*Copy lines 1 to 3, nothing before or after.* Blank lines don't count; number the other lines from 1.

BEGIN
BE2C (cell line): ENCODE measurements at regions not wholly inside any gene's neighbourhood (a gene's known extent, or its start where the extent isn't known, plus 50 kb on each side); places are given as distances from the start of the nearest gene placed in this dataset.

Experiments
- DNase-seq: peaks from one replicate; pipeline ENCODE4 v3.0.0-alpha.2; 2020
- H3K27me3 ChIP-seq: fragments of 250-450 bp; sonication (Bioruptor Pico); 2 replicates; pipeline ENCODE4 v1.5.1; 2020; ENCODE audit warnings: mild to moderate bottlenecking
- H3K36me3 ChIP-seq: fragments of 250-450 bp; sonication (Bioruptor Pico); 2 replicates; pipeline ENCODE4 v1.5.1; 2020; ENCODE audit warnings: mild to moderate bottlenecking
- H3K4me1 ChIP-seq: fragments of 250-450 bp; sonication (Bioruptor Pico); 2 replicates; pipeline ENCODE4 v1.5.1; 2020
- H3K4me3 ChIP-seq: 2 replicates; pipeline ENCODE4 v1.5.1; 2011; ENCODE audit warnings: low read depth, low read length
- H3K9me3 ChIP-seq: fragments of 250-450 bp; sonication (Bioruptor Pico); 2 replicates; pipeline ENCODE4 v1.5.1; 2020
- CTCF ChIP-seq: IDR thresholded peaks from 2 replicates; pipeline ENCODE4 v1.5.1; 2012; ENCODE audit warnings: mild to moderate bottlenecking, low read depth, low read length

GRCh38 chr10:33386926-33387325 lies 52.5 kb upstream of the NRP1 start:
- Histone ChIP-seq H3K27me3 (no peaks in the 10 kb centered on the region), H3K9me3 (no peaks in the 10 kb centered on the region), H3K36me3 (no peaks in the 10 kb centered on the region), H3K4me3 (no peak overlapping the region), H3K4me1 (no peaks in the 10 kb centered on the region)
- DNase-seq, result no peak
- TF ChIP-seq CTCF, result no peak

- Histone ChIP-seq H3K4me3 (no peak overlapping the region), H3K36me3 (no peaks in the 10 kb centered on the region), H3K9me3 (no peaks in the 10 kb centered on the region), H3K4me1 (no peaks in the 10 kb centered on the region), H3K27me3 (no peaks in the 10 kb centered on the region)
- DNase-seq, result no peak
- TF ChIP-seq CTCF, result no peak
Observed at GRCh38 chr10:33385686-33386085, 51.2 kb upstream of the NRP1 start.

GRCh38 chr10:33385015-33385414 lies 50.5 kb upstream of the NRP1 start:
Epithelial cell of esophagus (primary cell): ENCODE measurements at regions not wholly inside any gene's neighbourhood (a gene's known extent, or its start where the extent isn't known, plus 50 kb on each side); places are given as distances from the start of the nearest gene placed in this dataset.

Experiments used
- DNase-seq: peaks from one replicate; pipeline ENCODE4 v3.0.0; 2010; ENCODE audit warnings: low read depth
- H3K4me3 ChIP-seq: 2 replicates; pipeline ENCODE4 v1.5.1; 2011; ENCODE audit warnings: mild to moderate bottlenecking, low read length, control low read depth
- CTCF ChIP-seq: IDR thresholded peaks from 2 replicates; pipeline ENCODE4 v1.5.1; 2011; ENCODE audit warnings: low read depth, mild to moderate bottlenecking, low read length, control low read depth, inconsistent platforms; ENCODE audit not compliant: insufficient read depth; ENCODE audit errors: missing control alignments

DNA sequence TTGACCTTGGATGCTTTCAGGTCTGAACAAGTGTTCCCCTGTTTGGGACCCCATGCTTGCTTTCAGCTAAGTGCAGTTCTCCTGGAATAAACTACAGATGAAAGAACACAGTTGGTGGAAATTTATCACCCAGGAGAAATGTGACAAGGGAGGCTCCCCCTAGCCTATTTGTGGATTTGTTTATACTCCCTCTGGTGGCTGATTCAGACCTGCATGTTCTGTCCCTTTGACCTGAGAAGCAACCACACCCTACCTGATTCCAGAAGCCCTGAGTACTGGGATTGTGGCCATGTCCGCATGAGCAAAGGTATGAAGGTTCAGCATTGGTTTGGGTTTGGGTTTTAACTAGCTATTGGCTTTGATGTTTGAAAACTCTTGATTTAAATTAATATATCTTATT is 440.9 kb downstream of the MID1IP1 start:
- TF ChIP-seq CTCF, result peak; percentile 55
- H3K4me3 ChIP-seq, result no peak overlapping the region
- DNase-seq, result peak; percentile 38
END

BE2C (cell line): ENCODE measurements at regions not wholly inside any gene's neighbourhood (a gene's known extent, or its start where the extent isn't known, plus 50 kb on each side); places are given as distances from the start of the nearest gene placed in this dataset.

Experiments
- DNase-seq: peaks from one replicate; pipeline ENCODE4 v3.0.0-alpha.2; 2020